In the olden days of network TV, many stations would do what is called a “burn off.” They would more or less dump a show that they had invested a lot of money and time in that they knew was awful during the summer months or during the hiatus periods of more popular months. These shows sometimes were shown in two-to-four episode blocks depending on their length and even on many nights of the week.
With streaming services, now, these series are shown all at once. It’s seems revolutionary but it’s really smart. Netflix did it with House of Cards and Orange is the New Black, but some critics say that’s because the shows were slow to get going that audiences wouldn’t return every week. Disney-Plus was smart enough to end the first episode of The Mandalorian with the reveal of Baby Yoda, or Grogu, so fans would return.
If you go back and watch a lot of old show favorites such as Cheer, Friends, Seinfeld or The Golden Girls back with their pilot episodes, you’d be wouldn’t want to return the following week. That being said, even though HBO Max dumped all eight episodes of an adult-themed stop-motion animated Christmas special Santa Inc. at once, making it just through the first episode is hard.
The title alone means this show thinks it’s smarter that what it really is. Almost immediately after beginning, the first episode is loaded with so much profanity and raunchy/gross-out jokes, that I knew where the series was headed and I didn’t like it. I would say blame it on South Park, but Ralph Bakshi was making adult-themed animated movies when Trey Parker and Matt Stone were still giggling when someone said “Duty” and it sounds like “Doodie.”
Despite how further down the political incorrect downward spiral South Park has gone over the years, Parker and Stone could still find some relevant humor amongst the profanity. Team America: World Police and The Happy Time Murders were able to turn vulgar marionettes and puppets into something that was funny because of the absurdity of it. For lack of a better word, they did it tastefully.
Santa Inc. is created by Alexandra Rushfield, who worked as a producer on Parks and Recreation and helped developed Shrill with Aidy Bryant, a comic who has worn out her “large and in charge” persona halfway through the first season of Saturday Night Live she was on. And this review no way criticizes plus-size women or women in general, but I think being a woman or plus-size woman doesn’t automatically warrant great talent.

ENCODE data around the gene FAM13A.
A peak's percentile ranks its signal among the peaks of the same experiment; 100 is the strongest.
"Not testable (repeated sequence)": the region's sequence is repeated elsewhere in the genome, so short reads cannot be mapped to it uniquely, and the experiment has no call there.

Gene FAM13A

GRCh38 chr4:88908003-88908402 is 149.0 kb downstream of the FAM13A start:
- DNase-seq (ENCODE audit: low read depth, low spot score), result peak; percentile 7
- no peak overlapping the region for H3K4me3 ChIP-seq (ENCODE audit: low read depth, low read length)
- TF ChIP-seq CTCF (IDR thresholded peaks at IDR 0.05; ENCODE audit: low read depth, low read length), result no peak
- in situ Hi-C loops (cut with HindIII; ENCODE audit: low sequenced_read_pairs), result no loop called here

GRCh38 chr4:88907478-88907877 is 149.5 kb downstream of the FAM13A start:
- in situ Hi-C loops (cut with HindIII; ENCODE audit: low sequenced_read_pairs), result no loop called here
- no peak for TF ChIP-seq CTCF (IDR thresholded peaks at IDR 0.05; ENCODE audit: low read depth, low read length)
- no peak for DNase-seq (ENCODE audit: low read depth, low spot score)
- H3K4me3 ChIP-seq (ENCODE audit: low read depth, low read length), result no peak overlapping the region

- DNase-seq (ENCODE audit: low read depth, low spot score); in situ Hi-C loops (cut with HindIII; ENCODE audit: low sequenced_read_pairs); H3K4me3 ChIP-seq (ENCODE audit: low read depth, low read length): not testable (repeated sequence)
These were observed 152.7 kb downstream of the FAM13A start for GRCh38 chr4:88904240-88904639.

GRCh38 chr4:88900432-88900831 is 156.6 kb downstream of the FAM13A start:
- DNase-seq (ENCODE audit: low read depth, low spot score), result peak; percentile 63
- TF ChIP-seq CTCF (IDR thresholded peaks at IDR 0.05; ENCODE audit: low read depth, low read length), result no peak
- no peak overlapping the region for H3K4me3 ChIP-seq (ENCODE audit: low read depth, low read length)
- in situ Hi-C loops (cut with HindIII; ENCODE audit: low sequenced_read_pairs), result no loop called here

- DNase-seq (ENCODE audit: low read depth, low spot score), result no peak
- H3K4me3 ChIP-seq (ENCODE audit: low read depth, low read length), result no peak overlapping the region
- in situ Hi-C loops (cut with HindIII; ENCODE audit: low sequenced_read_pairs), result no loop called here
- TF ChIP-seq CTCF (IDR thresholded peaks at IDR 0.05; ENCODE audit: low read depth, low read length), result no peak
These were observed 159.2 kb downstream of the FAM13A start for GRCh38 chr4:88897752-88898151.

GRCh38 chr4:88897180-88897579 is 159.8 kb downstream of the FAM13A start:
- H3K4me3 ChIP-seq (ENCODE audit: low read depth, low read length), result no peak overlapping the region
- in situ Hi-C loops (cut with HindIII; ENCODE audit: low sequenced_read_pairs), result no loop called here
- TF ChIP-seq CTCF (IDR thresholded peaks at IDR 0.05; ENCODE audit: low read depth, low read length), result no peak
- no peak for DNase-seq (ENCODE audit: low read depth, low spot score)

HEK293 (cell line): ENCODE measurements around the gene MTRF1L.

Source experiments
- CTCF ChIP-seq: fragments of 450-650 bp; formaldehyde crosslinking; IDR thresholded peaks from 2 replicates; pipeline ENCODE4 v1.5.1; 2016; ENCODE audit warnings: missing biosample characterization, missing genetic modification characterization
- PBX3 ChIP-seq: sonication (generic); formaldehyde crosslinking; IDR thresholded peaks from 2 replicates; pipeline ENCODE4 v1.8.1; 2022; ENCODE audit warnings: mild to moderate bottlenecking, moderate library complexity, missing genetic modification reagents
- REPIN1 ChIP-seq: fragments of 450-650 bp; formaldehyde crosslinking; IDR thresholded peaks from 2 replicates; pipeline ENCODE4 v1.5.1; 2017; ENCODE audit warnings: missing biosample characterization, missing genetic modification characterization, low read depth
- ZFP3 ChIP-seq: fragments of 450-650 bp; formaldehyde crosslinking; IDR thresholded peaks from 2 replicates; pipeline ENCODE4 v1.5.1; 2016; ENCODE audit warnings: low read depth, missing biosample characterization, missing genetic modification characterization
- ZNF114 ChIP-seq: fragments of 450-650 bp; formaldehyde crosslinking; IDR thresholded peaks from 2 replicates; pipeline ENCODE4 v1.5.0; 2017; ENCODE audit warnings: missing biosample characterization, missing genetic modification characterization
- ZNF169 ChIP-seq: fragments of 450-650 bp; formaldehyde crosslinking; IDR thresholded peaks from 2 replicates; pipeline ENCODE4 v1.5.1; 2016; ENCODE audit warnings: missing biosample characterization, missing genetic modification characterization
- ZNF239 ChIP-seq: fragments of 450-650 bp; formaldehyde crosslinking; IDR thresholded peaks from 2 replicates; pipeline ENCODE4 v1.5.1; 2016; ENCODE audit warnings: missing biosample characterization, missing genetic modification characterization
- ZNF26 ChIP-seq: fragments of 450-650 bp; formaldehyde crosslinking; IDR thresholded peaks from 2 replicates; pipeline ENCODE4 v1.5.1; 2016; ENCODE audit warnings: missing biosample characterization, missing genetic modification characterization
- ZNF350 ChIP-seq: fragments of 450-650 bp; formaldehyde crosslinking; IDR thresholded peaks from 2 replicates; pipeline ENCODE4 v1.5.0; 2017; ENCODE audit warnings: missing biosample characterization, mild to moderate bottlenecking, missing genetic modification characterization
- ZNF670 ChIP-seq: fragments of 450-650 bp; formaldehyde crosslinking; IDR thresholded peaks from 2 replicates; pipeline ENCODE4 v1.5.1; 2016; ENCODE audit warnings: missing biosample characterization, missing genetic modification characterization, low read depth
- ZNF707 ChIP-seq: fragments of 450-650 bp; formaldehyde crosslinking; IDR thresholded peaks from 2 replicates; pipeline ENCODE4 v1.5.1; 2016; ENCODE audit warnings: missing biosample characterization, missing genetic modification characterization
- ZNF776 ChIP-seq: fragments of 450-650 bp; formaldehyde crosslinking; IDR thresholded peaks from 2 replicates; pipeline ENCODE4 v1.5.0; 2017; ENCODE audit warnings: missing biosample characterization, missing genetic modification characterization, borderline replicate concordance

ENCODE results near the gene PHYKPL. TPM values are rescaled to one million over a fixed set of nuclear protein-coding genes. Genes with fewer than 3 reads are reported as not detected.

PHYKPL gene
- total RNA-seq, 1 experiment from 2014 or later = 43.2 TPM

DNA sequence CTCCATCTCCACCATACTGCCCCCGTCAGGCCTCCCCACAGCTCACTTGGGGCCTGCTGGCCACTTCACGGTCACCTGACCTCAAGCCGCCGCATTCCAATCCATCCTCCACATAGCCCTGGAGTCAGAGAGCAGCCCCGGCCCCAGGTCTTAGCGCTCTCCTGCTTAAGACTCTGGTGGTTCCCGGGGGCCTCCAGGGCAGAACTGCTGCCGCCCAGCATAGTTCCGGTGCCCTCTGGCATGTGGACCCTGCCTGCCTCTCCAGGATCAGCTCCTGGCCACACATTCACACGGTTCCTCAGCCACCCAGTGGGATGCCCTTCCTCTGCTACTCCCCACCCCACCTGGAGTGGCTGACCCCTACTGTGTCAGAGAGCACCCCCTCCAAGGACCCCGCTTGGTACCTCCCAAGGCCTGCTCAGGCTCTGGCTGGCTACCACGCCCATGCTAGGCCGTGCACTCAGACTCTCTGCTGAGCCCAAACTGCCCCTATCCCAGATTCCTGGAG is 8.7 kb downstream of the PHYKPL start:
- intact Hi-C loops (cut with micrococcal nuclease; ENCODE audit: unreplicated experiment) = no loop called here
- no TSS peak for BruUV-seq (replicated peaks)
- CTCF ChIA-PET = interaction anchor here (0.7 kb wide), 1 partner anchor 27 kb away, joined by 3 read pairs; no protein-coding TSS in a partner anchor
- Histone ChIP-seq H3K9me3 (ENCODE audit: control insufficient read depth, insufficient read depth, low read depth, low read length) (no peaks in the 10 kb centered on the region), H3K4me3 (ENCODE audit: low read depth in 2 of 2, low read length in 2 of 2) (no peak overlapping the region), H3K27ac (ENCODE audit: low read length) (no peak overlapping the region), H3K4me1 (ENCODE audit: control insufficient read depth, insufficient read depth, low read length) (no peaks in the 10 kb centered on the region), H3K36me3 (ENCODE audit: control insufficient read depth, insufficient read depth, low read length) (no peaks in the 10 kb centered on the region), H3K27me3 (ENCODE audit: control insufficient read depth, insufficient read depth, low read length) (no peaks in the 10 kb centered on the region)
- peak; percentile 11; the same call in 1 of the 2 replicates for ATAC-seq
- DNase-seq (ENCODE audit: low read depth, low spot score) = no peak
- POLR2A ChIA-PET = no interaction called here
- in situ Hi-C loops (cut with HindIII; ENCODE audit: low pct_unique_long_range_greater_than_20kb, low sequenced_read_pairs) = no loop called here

The premise features Candy Smalls (voiced by Sarah Silverman) as an elf at the North Pole who is suddenly bumped up to Santa Claus’ right-hand person after her predecessor leaves to take a job at Amazon. It also turns out that Claus (voiced by Seth Rogen, who else?!) is an opportunist who sees himself as progressive and since Candy is a Jewish woman, well elf woman, it’ll help his image. But Santa is a crude, vulgar person because the writers couldn’t think of anything else to make him.
Santa in the Rankin/Bass Rudolph the Red-Nosed Reindeer was also a dick, but they toned it down. Almost every word out of Santa’s mouth is vulgar or narcissistic. I was only able to see the first two episodes so far, because I couldn’t sit through the rest. But this is a horrible show. Rogen who produced the show with his partner/friend Evan Goldberg, has went public over the past weekend talking about how white supremacists are review-bombing it.
I’m not a white supremacist even though I grew up in a community surrounded by them. I’m all for fairness and inclusion, but even the most kindest people would find this show hard to watch. By trying to be too topical, it’s coming off as an Aaron Seltzer/Jason Friedberg movie with all the nauseating topical humor of South Park since about 2015-2016.
It seems that in the era of Trumpism and “being woke,” there’s a presumption nothing is funny anymore and it might be offensive. I see a lot of people criticizing that movies by Mel Brooks of the Zucker-Abrahams-Zucker parody movies wouldn’t work today. No, they’d work, because they used another four-letter word – plot.
There’s no plots anymore in comedy movies or shows. It’s just a bunch of comics quipping trying to have the last laugh. And it’s spread throughout other genres, most notably the Marvel Cinematic Universe post-Guardians of the Galaxy. Brooks knew how to tell a plot. You look at Blazing Saddles or Young Frankenstein and he has a story to tell with jokes. Airplane! had a plot to it. More importantly, Brooks and ZAZ used traditionally serious actors to propel their jokes. Take John Hillerman who appeared in Saddles as well as the mystery drama Chinatown. He was effective in both roles.
And while the supporting cast of Gabourey Sadibe, Leslie Grossman and Nicholas Braun have appeared in more serious roles on TV and movies, they seem to go overboard in their roles here. Silverman, who also produces, has been in search of her leading role for 25 years. She did some good work in Wreck-It-Ralph and its sequel Ralph Breaks the Internet but I think her controversial comedy has come in the way. Some comics just don’t transition well into TV or film roles. Look at Richard Pryor of all people.
I don’t really see this series coming back for the Christmas 2022 season. It’s probably going to be a one-and-done series. There’s no telling if HBO Max will purge it from it’s streaming services come Jan. 1. There’s a lot better things to watch.